The more time I give myself for play like this the better my thinking, my connection making and idea generating get. While messing around with these dolls I have had one million ideas. This kind of experimenting is like giving my imagination vitamins. It is not an efficient way to make a doll, and I get frustrated in the process sometimes (it takes a while to shift out of expectations and perfectionist thinking and into curiosity) but it never fails to get me to new places. In trying stuff – stuff that works and stuff that doesn’t – I make connections I would not have otherwise made and connections are where ideas come from.
I experimented with a bunch of stuff for making arms and legs and landed on something simple I like. I’ve made her arms and legs in two sections upper and lower from the paper covered wire. Each section gets covered with batting and then covered with fabric.
I left a little extra at the ends so they would be easy to join and nice and bendy. The legs are made the same way and I added a little lace to the top before attaching by whip stitching to the bottom of her torso with sturdy thread.
I like her spidery arms and legs. I’ll leave her for now and show you progress on the other girl who is no longer a girl. Read More
Its good to experiment – but not easy to let yourself, there is a powerful force that wants you to stay on the well lit path. Experimenting generates ideas and makes you ask new questions. It can shift your perspective, reveal connections and intersections. And maybe most importantly true experimentation helps you work with uncertainty and build a tolerance for trying stuff that might not work. There is no creativity without failure.
One way to make yourself experiment is to create conditions that force you to improvise. I’m going to show you one of the techniques I use. I’m making dolls – from the inside out. It’s a method that is imprecise and difficult to control – in a good way – there is lots of opportunity for happy accidents. It’s a spontaneous process – each action builds on the previous – you work with what shows up.
If you would like to try you will need:
* you can click on any of the images for a larger view
I start by making a simple wire form for the torso and head – I made three. Next cut strips of cotton batting and begin to build a shape by winding it around the wire form. A little bit of glue stick will help when adding or ending a strip.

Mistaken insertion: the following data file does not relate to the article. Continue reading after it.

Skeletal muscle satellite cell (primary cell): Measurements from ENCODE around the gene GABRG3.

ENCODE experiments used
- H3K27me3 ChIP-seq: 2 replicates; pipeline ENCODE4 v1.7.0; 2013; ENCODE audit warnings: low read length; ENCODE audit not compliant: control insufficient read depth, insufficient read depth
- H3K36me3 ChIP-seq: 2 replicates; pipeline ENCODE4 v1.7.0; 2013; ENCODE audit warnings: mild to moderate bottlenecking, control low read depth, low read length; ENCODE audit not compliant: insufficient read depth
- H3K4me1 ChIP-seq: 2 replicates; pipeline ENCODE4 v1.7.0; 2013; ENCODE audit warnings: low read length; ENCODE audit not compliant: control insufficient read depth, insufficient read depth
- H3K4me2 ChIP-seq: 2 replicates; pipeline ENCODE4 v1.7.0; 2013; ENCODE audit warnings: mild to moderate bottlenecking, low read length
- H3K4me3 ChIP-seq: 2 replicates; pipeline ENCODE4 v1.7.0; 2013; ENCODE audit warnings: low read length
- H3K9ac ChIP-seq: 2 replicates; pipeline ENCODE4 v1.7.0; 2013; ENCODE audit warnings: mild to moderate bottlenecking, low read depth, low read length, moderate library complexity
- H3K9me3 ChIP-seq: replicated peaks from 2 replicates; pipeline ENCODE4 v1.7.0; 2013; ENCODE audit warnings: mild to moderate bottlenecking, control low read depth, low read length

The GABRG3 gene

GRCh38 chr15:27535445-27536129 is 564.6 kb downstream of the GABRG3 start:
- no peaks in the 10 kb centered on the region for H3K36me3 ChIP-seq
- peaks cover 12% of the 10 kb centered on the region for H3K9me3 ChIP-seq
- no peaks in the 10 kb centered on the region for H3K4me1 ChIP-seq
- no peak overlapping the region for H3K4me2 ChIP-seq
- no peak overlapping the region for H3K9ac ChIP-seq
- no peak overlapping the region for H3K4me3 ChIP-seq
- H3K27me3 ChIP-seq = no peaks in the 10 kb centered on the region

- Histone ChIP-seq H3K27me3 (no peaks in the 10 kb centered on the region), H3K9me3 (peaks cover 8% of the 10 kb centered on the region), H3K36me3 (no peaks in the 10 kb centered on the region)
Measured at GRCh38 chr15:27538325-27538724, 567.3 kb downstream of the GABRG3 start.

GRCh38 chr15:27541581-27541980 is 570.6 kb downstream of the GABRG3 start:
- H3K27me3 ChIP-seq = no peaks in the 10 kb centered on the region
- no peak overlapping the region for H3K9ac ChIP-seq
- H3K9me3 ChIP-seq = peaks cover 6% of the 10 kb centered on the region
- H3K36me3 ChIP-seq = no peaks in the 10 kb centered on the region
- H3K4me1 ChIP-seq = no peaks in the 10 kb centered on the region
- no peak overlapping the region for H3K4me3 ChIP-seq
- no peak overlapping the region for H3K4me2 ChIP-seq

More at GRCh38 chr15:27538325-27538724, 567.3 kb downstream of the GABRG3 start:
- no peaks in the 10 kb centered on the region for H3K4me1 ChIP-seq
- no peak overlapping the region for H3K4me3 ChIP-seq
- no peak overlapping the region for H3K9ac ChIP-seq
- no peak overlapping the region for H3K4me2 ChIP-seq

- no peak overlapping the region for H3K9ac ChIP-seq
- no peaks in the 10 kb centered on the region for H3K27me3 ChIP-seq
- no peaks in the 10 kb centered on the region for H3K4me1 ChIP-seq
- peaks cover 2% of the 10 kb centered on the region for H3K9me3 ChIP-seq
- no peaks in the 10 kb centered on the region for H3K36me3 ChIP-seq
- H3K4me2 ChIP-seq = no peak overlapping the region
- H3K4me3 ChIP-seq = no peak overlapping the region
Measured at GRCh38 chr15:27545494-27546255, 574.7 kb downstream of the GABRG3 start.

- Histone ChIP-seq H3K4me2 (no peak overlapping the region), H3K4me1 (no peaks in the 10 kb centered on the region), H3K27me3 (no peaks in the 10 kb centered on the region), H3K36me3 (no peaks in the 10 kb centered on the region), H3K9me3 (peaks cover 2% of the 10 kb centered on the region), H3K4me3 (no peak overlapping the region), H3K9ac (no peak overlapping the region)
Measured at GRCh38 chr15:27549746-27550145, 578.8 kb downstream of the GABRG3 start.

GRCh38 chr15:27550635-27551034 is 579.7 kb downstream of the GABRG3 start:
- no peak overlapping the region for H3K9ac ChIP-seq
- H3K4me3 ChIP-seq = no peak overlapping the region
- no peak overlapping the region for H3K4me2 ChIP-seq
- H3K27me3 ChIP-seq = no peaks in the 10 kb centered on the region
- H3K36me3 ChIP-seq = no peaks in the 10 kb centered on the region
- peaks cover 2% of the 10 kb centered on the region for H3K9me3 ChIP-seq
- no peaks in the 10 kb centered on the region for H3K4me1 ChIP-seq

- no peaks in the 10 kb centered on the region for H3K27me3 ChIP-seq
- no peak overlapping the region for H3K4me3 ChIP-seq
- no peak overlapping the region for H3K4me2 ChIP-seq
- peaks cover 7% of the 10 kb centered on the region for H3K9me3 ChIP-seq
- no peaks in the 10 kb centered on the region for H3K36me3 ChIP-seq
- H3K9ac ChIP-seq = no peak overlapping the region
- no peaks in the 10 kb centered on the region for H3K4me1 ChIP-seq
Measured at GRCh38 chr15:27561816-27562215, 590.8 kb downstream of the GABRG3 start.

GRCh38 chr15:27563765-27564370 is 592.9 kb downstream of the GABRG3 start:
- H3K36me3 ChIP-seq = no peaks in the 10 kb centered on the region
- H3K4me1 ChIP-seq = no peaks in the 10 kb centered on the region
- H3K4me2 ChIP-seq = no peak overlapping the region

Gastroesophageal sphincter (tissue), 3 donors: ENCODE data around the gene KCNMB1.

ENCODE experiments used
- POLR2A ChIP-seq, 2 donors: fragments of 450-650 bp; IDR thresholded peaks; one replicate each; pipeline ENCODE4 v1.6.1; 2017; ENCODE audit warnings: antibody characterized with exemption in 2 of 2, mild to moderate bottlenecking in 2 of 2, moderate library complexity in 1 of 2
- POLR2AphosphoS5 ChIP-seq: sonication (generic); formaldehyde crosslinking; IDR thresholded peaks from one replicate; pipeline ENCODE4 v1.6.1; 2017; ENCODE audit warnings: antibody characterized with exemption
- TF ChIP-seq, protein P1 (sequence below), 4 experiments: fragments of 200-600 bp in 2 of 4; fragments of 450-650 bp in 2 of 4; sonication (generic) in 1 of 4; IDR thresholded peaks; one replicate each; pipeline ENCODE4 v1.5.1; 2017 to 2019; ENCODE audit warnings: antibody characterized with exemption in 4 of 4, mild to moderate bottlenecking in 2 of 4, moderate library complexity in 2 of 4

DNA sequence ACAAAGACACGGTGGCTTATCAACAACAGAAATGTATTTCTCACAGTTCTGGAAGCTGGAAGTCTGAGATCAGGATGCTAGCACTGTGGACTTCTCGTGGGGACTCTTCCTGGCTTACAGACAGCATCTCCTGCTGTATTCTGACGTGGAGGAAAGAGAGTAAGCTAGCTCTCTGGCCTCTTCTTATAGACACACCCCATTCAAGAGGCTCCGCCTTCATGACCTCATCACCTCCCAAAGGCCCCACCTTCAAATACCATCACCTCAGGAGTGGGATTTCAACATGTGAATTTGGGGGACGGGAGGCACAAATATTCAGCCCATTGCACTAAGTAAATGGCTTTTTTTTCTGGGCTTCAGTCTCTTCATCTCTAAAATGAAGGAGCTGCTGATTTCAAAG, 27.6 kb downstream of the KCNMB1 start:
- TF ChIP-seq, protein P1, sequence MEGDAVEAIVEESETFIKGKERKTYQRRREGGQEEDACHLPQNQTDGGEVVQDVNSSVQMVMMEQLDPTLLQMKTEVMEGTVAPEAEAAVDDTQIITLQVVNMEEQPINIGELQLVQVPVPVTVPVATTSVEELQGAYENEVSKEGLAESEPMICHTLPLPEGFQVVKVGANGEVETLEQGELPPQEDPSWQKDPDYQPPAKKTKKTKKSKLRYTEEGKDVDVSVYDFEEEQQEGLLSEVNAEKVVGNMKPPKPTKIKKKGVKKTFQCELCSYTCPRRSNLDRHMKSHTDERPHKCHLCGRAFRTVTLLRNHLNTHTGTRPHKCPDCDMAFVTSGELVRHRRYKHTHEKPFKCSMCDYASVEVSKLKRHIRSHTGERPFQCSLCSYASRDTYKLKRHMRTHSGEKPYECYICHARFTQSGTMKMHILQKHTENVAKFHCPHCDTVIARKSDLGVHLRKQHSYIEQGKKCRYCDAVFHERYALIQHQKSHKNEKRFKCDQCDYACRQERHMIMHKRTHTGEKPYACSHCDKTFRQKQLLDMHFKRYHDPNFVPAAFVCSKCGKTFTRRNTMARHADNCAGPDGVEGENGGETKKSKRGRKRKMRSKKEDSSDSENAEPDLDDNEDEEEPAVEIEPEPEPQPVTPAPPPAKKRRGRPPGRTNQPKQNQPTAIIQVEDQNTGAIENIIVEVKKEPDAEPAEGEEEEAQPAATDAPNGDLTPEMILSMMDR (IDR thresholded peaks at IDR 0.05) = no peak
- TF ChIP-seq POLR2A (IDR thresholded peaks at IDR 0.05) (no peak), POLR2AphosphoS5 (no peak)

Keep winding until you are happy with the shape – you can also add bits of batting in some areas for rounder shapes – like in the center image above – I’ve given her a substantial bosom by adding a scrap of folded batting and winding over it. I stitch through the shape here and there to adjust it and help it all stay together and finally I cut pieces of batting to stitch over the shape.
Next I begin to add fabric – I’m using a very light cotton to cover her face and the front of her chest. I pull the fabric around – stitch it in place and trim away the extra.
I covered the edge of the face fabric with strips of cotton for hair – I’ll come back to that later – I want to make the top of her dress first. Also – you may notice another doll has appeared – I’ll be working on her as well.
Her face and chest are covered in a light ivory silk, I used black cotton for her hair and stitched super simple features. Now I’m adding a scrap of lace because it’s lovely and will also cover some edges and seams I’d like to conceal. Read More
Meet Mrs. Spots – a dear old friend of Mr. Socks. There have been a number of questions lately – and – I have wondered myself – if the tiny rag doll’s wardrobe could work for the Mr. Socks doll pattern. I spent some time experimenting with that and – with some adjustments – it can. And that is how I arrived at Mrs. Spots.
Beginning with the dress – it needs to be a little larger, Mrs. Spots is taller than the tiny rag doll and has considerable girth around the middle. There are two easy ways to do it – you can add a quarter inch to the dress pattern – the cut line becomes the stitch line with the exception of the back center seam – don’t add extra there.